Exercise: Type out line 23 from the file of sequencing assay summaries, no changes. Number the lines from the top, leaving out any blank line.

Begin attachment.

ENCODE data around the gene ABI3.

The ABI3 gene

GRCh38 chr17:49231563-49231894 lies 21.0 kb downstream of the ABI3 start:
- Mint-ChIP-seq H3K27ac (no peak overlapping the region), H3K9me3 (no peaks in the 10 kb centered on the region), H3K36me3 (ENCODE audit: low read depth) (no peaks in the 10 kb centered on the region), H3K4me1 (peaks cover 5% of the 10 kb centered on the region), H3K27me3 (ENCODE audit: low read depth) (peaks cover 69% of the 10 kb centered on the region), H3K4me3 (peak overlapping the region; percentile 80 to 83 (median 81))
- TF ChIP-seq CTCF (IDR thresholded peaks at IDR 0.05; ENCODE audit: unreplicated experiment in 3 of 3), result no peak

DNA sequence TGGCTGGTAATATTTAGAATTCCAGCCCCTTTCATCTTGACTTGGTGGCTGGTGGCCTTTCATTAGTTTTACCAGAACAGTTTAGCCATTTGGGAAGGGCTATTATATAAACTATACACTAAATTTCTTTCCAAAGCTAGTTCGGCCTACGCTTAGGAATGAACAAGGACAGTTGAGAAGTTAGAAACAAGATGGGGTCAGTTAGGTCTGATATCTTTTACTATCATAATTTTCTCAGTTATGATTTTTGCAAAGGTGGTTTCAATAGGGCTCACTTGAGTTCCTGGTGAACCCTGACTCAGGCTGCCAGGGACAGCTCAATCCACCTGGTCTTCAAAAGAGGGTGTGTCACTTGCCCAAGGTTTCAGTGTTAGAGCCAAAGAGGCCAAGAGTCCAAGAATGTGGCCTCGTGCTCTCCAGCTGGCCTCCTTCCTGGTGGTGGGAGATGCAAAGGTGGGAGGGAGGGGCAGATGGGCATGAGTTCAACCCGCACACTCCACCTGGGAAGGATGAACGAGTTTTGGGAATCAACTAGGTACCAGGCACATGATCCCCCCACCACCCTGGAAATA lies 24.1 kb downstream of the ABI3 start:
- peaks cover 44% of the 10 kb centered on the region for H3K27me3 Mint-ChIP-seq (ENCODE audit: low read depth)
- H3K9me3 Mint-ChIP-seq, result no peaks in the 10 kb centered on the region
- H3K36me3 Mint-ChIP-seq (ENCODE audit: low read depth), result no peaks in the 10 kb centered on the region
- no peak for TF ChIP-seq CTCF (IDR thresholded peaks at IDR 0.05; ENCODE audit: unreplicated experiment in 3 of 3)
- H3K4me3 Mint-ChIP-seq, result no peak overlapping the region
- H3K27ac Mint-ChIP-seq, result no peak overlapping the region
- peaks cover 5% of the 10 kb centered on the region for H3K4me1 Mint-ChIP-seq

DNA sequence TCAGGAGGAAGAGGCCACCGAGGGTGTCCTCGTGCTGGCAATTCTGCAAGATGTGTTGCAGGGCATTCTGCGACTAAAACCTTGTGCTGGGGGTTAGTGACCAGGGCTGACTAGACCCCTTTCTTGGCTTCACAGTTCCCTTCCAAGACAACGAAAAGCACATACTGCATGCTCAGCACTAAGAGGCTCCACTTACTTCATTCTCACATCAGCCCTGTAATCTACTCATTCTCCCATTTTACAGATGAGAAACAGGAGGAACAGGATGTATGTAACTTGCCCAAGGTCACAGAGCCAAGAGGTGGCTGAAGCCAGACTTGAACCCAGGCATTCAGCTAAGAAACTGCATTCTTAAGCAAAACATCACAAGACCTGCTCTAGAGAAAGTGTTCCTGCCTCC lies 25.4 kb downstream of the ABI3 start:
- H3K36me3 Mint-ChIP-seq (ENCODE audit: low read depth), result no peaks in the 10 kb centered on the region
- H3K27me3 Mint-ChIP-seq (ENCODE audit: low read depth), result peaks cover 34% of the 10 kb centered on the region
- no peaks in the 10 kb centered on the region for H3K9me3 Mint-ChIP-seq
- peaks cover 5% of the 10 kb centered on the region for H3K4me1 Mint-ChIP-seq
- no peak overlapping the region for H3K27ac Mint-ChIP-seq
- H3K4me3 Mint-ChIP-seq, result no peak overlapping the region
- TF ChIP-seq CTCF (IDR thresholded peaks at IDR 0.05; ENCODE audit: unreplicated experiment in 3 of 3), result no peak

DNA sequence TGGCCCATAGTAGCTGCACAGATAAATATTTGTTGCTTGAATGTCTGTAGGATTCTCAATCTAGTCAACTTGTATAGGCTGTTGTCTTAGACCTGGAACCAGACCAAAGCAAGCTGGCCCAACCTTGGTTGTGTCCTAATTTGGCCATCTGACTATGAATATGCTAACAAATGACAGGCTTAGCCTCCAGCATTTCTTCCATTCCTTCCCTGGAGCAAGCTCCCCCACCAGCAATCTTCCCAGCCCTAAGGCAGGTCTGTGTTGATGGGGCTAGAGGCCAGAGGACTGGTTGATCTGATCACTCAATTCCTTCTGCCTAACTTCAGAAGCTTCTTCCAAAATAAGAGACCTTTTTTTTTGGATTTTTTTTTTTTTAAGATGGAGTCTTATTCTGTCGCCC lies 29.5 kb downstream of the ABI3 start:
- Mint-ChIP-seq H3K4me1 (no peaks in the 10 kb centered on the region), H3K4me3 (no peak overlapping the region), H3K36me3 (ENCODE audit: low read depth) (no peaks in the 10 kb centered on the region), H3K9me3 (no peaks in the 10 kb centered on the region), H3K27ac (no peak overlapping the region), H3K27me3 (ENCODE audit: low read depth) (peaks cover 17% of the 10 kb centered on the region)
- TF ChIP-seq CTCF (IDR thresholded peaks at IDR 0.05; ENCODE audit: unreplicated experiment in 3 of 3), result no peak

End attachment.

- Mint-ChIP-seq H3K4me1 (no peaks in the 10 kb centered on the region), H3K4me3 (no peak overlapping the region), H3K36me3 (ENCODE audit: low read depth) (no peaks in the 10 kb centered on the region), H3K9me3 (no peaks in the 10 kb centered on the region), H3K27ac (no peak overlapping the region), H3K27me3 (ENCODE audit: low read depth) (peaks cover 17% of the 10 kb centered on the region)